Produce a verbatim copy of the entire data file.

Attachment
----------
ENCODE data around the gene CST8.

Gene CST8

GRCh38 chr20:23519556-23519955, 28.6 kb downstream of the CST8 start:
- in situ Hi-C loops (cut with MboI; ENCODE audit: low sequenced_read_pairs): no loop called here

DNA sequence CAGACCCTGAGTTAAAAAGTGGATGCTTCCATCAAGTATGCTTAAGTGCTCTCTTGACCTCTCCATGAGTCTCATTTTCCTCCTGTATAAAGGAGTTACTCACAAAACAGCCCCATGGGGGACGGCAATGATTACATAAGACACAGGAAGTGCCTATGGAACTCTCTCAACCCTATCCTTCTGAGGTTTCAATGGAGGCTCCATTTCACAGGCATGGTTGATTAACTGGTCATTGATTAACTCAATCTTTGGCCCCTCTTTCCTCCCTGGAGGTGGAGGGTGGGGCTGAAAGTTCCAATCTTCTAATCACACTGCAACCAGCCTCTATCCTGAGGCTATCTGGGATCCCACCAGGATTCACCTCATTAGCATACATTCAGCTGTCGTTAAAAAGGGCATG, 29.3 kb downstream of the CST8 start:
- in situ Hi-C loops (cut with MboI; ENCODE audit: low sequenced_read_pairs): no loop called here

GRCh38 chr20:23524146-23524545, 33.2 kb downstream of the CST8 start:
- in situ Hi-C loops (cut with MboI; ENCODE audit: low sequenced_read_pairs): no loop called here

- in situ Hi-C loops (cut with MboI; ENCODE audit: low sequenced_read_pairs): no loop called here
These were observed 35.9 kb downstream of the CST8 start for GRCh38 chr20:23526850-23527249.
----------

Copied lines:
ENCODE data around the gene CST8.

Gene CST8

GRCh38 chr20:23519556-23519955, 28.6 kb downstream of the CST8 start:
- in situ Hi-C loops (cut with MboI; ENCODE audit: low sequenced_read_pairs): no loop called here

DNA sequence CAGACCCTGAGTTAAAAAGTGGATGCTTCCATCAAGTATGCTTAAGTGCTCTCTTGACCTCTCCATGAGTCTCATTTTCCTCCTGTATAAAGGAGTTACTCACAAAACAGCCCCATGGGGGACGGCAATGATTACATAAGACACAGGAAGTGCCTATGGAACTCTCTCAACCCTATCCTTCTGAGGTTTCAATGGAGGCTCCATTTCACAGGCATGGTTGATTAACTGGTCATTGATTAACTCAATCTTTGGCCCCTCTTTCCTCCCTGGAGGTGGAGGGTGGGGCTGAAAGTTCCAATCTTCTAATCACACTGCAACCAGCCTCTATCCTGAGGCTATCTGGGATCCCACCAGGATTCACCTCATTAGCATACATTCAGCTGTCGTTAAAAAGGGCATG, 29.3 kb downstream of the CST8 start:
- in situ Hi-C loops (cut with MboI; ENCODE audit: low sequenced_read_pairs): no loop called here

GRCh38 chr20:23524146-23524545, 33.2 kb downstream of the CST8 start:
- in situ Hi-C loops (cut with MboI; ENCODE audit: low sequenced_read_pairs): no loop called here

- in situ Hi-C loops (cut with MboI; ENCODE audit: low sequenced_read_pairs): no loop called here
These were observed 35.9 kb downstream of the CST8 start for GRCh38 chr20:23526850-23527249.